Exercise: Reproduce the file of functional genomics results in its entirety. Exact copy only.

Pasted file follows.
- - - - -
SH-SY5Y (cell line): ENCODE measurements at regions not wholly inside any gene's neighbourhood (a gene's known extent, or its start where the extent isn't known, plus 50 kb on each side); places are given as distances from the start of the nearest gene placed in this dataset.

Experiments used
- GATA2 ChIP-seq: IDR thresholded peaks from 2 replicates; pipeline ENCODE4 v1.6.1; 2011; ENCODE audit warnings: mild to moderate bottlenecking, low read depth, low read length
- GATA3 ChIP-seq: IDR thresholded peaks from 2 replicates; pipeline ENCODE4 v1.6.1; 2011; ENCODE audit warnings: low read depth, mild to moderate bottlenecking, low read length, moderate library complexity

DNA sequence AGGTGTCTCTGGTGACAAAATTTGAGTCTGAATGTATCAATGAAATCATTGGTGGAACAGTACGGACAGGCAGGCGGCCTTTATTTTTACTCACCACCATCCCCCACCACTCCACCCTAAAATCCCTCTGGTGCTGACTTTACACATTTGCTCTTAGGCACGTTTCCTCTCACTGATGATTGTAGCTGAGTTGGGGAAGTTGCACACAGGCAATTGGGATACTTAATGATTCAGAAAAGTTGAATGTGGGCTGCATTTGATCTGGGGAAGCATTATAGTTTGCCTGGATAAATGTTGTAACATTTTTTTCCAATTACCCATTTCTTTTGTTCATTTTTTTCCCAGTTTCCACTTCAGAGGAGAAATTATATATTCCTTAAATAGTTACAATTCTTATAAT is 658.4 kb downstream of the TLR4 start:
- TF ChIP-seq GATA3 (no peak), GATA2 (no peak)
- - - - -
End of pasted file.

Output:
SH-SY5Y (cell line): ENCODE measurements at regions not wholly inside any gene's neighbourhood (a gene's known extent, or its start where the extent isn't known, plus 50 kb on each side); places are given as distances from the start of the nearest gene placed in this dataset.

Experiments used
- GATA2 ChIP-seq: IDR thresholded peaks from 2 replicates; pipeline ENCODE4 v1.6.1; 2011; ENCODE audit warnings: mild to moderate bottlenecking, low read depth, low read length
- GATA3 ChIP-seq: IDR thresholded peaks from 2 replicates; pipeline ENCODE4 v1.6.1; 2011; ENCODE audit warnings: low read depth, mild to moderate bottlenecking, low read length, moderate library complexity

DNA sequence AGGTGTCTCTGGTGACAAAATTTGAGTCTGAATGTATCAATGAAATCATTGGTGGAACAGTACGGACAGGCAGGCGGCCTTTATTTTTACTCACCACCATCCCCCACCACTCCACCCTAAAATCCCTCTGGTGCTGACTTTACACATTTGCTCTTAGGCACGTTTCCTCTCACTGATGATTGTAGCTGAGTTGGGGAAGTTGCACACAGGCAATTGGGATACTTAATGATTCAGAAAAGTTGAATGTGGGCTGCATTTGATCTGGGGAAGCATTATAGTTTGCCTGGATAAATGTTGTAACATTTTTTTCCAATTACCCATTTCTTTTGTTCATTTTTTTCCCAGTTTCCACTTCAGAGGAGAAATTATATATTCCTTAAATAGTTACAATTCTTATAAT is 658.4 kb downstream of the TLR4 start:
- TF ChIP-seq GATA3 (no peak), GATA2 (no peak)